gionalization, land data assimilation, and spatial incomparability problems. Finally, some prospects such as the use of
land information system software, unified global LDAS system with nesting concept and hyper-resolution, and uncer-
tainty estimates are discussed.
Key words: land data assimilation system (LDAS), regional and global LDASs, in-situ observation, satellite retrie-
val, land surface model
Citation: Xia, Y. L., Z. C. Hao, C. X. Shi, et al., 2019: Regional and global land data assimilation systems: Innova-
tions, challenges, and prospects. J. Meteor. Res., 33(2), 1–31, doi: 10.1007/s13351-019-8172-4.
1. Introduction
The accuracy of a land surface model (LSM) simula-
tion is largely affected by many errors that exist in sur-
face meteorological forcing data (to drive the model),
model parameters (e.g., soil and hydrologic parameters),
and model structures (e.g., specific soil layer vs. varied
soil layers). Therefore, it is a challenging task for an
LSM to produce relatively accurate initial conditions for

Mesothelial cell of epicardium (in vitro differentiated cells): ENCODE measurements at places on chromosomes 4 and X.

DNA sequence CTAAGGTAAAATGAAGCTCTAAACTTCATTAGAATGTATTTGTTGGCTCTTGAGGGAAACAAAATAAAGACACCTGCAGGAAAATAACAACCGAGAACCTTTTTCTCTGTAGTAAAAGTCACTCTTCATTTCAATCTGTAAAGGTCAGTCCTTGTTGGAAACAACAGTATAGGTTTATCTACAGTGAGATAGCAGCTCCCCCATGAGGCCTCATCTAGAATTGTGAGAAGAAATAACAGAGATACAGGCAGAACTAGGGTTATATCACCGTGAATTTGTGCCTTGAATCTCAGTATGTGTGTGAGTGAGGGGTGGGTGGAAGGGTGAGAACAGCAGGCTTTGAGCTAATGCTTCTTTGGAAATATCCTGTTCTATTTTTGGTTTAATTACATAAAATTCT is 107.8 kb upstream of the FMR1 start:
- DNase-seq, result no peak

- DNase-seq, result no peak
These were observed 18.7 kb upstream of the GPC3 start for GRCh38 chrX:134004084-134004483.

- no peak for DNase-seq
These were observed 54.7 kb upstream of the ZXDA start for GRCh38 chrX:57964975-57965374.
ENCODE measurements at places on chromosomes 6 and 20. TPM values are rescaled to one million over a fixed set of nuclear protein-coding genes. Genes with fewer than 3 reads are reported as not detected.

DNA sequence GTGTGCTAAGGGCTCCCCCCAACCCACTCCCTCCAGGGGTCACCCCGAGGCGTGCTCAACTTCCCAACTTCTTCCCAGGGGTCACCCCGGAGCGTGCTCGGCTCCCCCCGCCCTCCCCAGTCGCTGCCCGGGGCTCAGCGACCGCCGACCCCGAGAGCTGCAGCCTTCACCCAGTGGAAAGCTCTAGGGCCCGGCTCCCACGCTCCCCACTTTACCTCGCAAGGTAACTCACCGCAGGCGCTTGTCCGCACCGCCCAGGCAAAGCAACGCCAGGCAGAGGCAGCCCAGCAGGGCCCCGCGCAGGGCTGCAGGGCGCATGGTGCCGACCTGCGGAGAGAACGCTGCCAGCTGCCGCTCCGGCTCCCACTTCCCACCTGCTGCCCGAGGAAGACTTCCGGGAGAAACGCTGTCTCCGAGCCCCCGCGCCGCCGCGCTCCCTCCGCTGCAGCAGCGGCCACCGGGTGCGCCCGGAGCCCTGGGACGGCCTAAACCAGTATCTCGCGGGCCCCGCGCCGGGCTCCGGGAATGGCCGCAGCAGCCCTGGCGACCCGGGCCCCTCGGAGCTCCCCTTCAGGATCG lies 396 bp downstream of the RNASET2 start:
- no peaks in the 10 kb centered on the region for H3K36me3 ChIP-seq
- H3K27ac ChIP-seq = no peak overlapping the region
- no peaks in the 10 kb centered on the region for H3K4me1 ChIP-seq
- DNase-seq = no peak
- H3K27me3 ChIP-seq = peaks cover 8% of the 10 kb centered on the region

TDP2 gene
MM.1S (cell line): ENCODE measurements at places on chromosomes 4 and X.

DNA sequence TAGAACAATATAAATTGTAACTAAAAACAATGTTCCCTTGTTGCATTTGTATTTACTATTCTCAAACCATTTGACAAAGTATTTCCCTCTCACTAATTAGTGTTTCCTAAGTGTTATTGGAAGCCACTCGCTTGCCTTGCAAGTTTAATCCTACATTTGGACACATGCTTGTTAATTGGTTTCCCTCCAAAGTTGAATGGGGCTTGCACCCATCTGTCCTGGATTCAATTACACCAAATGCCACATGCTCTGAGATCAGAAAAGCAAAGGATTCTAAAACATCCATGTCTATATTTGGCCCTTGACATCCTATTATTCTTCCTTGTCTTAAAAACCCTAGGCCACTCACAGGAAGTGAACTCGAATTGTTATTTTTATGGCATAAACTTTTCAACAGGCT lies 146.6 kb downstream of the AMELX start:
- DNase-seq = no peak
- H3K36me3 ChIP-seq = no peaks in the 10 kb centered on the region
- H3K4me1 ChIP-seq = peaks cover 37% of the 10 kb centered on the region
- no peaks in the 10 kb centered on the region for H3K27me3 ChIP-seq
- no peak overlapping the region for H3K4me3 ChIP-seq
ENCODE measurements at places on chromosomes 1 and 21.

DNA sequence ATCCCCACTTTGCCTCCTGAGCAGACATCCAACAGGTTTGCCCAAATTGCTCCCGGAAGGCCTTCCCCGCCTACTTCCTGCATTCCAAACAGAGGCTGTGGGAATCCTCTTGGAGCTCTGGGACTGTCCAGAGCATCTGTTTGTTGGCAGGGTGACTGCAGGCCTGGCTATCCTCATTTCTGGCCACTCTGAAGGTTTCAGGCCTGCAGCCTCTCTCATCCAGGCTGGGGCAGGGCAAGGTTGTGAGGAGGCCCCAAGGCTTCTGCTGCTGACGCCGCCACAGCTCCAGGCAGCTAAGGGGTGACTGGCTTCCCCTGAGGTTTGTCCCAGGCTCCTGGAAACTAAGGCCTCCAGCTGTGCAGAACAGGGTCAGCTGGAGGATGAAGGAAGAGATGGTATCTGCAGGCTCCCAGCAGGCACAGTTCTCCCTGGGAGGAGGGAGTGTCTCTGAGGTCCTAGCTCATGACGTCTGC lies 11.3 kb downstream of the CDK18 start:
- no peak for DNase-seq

numerical weather and climate prediction and to simu-
late reasonable energy budget, water cycle, and biogeo-
chemical cycle. With the increase of in-situ observations
and remote sensing data, the accuracy of these products
can be improved by assimilating these data into the LSM
(Kumar et al., 2014). Based on this concept, the land data
assimilation system (LDAS) was developed by integrat-
Supported by the US Environmental Modeling Center (EMC) Land Surface Modeling Project (granted to Youlong Xia) and National
Natural Science Foundation of China (51609111, granted to Baoqing Zhang).
*Corresponding author: haozc@bnu.edu.cn.
©The Chinese Meteorological Society and Springer-Verlag Berlin Heidelberg 2019
Volume 33
Special Issue on Development and Applications of Regional and Global
Land Data Assimilation Systems APRIL 2019
ing the advanced LSM with data assimilation (DA) tech-